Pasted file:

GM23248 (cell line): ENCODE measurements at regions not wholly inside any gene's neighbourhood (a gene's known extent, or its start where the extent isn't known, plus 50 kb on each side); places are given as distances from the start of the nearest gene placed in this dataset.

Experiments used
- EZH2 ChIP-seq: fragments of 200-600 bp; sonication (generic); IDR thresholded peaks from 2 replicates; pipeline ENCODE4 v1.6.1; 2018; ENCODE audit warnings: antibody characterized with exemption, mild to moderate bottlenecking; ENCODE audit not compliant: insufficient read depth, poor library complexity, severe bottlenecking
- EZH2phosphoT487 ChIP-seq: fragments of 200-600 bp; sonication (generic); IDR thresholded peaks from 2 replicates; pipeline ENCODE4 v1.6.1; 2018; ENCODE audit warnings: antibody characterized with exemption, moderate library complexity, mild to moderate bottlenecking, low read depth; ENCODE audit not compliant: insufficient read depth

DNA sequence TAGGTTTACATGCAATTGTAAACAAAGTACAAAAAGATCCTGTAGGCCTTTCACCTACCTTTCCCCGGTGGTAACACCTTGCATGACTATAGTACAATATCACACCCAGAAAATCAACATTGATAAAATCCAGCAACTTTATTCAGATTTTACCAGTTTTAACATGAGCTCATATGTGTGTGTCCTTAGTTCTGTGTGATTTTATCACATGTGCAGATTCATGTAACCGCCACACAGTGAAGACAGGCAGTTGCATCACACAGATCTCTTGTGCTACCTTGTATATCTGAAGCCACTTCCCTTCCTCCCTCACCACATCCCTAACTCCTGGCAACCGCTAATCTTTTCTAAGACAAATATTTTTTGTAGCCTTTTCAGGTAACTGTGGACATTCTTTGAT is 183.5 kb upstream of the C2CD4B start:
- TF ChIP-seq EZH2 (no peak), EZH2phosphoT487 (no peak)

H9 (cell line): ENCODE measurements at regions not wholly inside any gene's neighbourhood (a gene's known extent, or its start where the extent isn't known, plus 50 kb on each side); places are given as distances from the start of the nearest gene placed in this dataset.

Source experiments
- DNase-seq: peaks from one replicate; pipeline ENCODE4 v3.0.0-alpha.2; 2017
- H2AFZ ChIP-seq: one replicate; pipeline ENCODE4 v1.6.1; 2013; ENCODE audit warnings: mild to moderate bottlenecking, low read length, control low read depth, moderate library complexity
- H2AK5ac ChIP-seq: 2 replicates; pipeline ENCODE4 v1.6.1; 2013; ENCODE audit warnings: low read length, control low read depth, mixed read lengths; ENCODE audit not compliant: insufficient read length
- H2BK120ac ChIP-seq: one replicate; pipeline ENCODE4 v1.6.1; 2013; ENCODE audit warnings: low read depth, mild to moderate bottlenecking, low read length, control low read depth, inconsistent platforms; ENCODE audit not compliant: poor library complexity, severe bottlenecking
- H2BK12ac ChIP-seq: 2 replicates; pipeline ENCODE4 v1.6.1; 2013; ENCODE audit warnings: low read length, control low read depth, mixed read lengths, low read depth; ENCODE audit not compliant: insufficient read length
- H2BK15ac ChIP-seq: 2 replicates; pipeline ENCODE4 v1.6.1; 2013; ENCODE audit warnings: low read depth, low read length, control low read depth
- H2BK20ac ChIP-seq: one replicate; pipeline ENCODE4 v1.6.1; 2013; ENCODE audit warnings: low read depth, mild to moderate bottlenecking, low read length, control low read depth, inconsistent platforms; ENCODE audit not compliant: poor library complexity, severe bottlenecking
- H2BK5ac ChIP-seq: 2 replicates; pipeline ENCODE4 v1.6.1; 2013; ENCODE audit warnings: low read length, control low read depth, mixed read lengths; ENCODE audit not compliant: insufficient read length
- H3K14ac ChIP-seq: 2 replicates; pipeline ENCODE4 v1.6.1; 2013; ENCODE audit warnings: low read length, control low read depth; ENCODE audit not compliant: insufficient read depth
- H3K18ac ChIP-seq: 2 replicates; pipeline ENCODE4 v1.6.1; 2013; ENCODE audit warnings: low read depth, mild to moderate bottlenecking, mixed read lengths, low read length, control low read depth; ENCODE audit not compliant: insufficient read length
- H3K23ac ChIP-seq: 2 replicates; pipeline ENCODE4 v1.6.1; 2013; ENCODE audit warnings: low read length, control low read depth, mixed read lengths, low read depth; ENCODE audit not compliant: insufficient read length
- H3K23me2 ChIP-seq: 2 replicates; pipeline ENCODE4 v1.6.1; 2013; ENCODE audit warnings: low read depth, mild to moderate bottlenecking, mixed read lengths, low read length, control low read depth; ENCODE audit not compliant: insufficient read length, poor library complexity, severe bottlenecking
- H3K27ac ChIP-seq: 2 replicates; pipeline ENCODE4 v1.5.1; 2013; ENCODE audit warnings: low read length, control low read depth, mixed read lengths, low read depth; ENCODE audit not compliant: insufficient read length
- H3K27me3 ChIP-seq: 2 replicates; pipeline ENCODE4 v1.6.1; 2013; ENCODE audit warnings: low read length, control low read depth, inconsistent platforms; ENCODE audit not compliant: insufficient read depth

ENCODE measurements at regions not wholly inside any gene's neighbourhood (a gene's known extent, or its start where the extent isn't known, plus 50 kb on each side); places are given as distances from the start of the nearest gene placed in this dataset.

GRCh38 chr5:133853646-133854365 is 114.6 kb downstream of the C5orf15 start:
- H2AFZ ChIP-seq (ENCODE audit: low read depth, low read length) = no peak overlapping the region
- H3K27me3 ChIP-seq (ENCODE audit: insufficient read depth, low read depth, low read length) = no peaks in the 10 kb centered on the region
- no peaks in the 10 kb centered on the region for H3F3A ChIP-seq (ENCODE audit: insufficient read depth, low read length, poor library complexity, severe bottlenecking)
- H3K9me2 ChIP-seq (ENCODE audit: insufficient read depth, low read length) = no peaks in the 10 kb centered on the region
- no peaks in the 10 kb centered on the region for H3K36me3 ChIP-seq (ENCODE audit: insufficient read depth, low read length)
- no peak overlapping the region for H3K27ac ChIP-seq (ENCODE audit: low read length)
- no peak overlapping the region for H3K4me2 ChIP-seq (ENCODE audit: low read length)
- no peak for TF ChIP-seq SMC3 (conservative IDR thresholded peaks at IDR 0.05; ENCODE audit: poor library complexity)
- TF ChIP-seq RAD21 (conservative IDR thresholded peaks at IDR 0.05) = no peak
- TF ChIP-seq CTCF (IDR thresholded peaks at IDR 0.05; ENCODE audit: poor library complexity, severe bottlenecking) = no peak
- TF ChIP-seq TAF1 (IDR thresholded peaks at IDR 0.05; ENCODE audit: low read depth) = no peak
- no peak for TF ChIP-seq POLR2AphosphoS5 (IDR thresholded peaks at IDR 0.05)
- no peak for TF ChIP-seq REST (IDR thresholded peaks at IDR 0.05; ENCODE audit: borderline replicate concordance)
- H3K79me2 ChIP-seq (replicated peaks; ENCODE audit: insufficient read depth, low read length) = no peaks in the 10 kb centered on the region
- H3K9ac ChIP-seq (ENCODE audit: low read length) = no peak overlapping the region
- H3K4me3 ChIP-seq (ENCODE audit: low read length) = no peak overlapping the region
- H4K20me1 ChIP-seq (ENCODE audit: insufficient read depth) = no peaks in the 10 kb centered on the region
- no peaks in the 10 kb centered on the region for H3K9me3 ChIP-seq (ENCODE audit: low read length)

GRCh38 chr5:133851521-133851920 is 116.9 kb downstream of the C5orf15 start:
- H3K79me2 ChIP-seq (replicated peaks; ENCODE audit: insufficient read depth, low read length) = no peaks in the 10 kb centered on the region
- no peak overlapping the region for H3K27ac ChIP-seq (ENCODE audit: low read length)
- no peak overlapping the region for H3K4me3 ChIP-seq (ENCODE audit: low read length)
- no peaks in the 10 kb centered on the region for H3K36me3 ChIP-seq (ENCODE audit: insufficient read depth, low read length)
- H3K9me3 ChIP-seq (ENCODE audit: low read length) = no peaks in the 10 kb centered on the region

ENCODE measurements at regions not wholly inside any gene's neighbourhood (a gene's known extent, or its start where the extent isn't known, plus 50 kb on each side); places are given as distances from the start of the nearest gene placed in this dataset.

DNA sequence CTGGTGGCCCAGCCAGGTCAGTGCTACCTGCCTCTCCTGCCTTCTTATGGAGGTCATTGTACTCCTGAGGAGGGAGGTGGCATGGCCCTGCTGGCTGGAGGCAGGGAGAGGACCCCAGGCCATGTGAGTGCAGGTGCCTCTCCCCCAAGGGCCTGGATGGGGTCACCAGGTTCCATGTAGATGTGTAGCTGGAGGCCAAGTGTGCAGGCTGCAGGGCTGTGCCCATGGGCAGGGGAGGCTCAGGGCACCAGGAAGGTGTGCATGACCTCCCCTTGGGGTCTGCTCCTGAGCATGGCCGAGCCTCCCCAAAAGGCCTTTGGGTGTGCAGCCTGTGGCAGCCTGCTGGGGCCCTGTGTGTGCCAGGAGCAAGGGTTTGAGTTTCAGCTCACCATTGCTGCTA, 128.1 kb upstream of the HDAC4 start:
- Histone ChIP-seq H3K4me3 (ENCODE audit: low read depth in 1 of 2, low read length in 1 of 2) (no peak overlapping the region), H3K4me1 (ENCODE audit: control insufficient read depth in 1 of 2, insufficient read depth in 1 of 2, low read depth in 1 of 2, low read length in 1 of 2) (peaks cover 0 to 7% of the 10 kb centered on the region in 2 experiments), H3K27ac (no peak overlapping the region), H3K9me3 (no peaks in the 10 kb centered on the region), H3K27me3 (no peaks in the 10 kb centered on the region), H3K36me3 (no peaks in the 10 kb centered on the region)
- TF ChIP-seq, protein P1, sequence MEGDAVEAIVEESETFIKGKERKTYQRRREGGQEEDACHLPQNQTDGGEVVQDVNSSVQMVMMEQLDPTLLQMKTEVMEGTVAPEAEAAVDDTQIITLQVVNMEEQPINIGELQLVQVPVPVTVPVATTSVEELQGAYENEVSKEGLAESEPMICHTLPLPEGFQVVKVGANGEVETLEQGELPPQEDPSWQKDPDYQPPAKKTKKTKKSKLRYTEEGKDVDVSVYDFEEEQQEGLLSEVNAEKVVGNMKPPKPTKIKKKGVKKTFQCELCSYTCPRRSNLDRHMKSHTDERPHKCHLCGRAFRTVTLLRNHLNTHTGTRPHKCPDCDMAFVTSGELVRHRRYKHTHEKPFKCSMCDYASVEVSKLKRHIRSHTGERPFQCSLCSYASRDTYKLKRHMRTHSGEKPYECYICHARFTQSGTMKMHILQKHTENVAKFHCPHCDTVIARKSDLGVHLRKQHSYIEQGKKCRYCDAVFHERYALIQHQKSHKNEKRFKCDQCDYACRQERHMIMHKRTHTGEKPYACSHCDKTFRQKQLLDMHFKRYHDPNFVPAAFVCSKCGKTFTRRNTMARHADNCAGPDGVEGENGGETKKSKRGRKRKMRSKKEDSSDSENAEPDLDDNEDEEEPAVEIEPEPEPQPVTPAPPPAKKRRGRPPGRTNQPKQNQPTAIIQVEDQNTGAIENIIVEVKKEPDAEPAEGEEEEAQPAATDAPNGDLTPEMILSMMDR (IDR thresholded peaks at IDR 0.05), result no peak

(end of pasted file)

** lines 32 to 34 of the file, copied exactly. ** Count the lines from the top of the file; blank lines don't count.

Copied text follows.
- no peak for TF ChIP-seq SMC3 (conservative IDR thresholded peaks at IDR 0.05; ENCODE audit: poor library complexity)
- TF ChIP-seq RAD21 (conservative IDR thresholded peaks at IDR 0.05) = no peak
- TF ChIP-seq CTCF (IDR thresholded peaks at IDR 0.05; ENCODE audit: poor library complexity, severe bottlenecking) = no peak